Back April 24, 2018

Cutting Down on Costs Can Be Easy

“How do I reduce expenses?” is the question that usually follows after “how do I increase the profit?” because they are closely linked. Increase in taxes and prices lead to a smaller profit if you cannot support a similar increase in your prices. What is left as a solution for keeping a positive balance? Reduce those expenses that stand in your power to cut down.

What costs does my company have?

Before deciding what to cut, first, you need to analyze how your expenses are structured. The fastest way is to look into your transactions history. On the ThinkOut there is a designated section for the analysis of Expenses, where you get to see the percentage of the main categories, which ones grew the most and their variation over time. All this information helps you to spot those costs that usually get ignored, but add up in time and affect the final result.  

How do I cut down the costs?

It may seem a piece of cake, but it’s not just about erasing numbers in a table. There are two questions that can be blocking: “where do I begin?” followed by “how much?”. No worry, there is a key called prioritizing. First choose the costs upon which you cannot possibly intervene: taxes, rent, salaries, subscriptions, utilities. Leave them aside, so you can focus on what you can change.

Next take a look at what’s left, the other expenses that you can somehow alter. See how much each category weighs in the total and establish how important they are. Prioritize once more: which ones do you really need and which expenses your company could leave without? You don’t need to completely cut all of them; you can reduce quantities, frequency or get smaller prices.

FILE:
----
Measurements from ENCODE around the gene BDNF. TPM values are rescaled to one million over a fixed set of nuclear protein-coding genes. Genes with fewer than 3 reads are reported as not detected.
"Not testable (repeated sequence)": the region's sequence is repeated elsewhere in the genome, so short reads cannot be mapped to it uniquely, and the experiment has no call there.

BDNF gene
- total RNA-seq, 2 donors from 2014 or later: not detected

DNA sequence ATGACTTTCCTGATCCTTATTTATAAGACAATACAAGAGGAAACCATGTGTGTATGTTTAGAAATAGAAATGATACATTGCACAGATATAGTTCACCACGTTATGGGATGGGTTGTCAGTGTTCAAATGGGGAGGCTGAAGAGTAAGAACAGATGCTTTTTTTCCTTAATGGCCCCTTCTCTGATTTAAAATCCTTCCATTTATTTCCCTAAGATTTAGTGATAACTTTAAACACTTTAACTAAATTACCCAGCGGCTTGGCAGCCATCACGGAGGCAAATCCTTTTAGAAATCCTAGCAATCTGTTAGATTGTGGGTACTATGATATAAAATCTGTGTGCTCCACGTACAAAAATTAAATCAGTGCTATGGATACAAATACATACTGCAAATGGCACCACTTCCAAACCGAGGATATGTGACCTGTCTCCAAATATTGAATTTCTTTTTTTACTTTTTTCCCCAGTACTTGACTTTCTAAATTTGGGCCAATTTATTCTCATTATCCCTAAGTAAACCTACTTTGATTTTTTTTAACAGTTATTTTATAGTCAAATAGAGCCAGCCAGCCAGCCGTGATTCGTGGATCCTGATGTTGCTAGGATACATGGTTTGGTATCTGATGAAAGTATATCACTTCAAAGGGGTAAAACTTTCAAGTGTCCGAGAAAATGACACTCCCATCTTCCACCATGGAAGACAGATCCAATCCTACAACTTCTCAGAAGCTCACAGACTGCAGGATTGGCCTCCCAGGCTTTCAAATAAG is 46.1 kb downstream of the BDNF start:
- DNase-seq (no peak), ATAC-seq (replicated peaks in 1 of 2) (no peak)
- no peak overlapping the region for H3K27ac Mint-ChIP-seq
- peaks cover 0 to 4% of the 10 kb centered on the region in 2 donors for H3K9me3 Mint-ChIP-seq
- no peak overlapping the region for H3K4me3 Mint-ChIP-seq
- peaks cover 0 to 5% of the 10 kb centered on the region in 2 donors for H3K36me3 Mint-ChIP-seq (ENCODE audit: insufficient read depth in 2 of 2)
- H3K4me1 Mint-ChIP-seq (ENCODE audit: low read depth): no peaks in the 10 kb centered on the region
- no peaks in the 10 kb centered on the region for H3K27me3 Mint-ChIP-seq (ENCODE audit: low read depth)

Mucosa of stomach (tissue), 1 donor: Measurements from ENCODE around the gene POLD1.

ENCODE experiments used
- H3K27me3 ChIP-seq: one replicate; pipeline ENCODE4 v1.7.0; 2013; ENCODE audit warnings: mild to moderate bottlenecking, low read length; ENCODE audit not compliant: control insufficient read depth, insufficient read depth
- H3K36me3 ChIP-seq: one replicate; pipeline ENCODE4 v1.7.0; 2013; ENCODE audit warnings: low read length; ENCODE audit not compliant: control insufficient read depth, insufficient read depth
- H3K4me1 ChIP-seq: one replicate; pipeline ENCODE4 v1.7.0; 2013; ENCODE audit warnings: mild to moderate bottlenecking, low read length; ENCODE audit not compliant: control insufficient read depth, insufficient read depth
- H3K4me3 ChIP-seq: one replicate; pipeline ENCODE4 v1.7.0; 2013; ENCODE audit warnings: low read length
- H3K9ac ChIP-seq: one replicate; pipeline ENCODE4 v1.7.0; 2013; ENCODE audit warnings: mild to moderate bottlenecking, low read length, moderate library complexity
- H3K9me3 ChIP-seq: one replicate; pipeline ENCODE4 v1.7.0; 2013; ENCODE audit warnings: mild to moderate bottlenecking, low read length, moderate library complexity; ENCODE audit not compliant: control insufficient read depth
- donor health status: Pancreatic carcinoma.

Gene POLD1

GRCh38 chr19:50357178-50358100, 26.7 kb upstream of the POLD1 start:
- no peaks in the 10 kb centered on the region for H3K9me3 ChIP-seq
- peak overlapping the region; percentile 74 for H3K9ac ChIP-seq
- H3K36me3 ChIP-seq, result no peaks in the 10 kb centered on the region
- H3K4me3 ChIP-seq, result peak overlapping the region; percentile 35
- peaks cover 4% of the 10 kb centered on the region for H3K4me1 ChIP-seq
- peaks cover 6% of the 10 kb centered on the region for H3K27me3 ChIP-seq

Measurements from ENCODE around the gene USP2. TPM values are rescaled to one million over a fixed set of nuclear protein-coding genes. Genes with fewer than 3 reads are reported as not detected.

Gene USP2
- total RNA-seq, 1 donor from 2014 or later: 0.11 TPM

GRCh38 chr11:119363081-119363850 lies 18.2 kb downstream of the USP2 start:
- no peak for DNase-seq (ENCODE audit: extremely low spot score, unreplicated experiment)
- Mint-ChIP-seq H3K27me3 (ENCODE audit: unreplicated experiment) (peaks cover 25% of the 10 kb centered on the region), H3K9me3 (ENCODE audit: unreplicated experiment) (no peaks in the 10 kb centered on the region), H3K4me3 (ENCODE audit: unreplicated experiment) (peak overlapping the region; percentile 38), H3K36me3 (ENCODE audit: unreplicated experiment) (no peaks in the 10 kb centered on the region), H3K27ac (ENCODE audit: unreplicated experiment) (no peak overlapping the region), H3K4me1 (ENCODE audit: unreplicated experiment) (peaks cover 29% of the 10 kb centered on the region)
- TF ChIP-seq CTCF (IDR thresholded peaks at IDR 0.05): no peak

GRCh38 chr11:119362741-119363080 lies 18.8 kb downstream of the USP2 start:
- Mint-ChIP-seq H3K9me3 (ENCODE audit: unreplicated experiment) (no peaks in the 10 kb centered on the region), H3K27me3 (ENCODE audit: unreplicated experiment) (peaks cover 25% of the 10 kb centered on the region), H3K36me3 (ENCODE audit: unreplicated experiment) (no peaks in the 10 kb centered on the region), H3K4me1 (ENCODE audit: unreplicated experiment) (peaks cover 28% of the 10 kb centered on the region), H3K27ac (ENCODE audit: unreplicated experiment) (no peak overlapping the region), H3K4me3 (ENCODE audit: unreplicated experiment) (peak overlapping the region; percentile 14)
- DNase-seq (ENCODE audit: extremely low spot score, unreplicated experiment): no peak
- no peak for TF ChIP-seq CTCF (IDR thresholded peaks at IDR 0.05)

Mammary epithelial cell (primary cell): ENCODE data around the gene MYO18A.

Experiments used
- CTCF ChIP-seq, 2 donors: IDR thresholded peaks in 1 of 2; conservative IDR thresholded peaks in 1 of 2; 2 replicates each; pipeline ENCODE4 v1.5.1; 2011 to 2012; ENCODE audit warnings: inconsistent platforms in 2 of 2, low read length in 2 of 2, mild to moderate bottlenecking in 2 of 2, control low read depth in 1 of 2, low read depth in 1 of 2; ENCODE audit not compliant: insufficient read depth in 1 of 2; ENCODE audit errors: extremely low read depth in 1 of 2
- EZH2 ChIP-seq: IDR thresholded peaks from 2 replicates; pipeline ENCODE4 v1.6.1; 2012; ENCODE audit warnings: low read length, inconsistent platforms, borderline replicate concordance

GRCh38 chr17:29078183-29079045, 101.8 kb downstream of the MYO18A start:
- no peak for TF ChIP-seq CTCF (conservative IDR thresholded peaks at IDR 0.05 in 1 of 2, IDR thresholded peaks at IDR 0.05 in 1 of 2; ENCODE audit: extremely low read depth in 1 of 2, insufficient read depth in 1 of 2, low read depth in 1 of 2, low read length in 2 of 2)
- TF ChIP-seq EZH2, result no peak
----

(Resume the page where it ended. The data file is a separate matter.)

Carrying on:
Expenses that you can cut down

The most at hand expenses to decrease without affecting too much your business activity are the office supplies, food, and dining or entertainment. Check if you use everything you buy and look for brands with similar quality at smaller prices.

If you buy large quantities of merchandise from your suppliers or you are their long-term client, you could negotiate discounts either for quantity or for paying before the due date. Although it is very important to build a long-lasting relationship with suppliers, if you have to, you can always look for other offers at smaller prices.

Think about outsourcing those activities that you don’t really need to support in-house. You’ll cut down important salary related costs, not to mention the time and money that would take to train someone new for something that is not your core activity.

Cloud services are a great option if you cannot afford your own servers. You can also use such solutions to share documents with your team and clients. This way you won’t need to print all those files that end up thrown away anyway. Think about how much paper and ink you’ll save in a year’s time.  

Another good way to reduce expenses is to use some free online apps for various office tasks as an alternative to the expensive software. Just search on Google and you’ll find plenty of options to choose from.

If your business activity takes place mostly online, you can consider remote work for part of your team. This way you can opt for a smaller office space that costs less.  

To sum up, when you need to cut down on expenses, before diving into those tables and formulas, first understand where the money goes, which costs are indispensable and add value to your business. Decide what you can leave without; don’t hesitate to cut even small amounts because, in time, they add up and can make a big difference for your company’s profit.

Author: ThinkOut